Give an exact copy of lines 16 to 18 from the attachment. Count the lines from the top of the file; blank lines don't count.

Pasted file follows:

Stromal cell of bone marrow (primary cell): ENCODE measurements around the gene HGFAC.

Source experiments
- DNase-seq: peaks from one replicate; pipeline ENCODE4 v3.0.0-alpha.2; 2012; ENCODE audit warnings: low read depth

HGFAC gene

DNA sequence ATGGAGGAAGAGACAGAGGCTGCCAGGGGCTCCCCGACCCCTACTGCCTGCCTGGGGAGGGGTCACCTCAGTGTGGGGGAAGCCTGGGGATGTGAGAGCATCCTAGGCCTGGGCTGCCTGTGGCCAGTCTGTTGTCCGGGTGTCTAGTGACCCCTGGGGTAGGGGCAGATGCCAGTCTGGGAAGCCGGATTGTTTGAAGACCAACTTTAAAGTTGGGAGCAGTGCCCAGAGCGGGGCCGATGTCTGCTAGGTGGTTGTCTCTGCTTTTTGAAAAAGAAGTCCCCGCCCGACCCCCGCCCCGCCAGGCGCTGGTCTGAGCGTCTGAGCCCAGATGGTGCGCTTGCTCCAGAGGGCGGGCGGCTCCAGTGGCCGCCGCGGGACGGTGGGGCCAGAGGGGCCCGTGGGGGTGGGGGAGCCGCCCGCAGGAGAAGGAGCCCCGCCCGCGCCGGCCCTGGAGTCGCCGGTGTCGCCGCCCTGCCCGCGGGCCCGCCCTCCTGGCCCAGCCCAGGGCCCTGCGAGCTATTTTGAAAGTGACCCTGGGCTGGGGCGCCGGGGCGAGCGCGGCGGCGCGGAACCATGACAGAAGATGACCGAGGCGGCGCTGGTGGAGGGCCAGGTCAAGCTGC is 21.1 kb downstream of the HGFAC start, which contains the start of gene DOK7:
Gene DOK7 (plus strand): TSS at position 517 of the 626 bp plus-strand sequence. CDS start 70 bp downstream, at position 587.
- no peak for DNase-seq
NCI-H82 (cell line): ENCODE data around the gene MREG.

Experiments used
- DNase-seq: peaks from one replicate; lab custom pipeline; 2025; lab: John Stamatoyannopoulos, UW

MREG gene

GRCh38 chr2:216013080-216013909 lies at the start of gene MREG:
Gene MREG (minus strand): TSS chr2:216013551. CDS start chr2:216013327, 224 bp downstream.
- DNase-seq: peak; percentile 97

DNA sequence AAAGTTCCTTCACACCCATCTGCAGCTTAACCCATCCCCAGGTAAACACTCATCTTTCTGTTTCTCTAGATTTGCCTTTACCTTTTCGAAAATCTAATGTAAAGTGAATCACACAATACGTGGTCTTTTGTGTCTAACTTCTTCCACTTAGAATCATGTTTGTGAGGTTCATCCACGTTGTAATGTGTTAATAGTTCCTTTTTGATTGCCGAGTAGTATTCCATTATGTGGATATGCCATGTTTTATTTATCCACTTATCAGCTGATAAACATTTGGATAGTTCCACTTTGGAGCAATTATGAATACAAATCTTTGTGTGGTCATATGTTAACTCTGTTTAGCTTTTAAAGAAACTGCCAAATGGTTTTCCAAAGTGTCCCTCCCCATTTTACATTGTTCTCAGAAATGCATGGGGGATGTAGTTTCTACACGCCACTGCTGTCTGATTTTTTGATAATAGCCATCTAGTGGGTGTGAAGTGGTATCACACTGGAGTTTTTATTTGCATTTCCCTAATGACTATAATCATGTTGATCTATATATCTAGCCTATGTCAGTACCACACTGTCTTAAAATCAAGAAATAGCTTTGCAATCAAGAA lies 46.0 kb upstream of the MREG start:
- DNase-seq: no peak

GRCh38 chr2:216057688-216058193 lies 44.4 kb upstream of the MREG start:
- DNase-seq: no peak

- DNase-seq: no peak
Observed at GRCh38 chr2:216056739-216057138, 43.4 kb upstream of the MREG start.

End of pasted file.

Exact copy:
- DNase-seq: no peak

GRCh38 chr2:216057688-216058193 lies 44.4 kb upstream of the MREG start:
- DNase-seq: no peak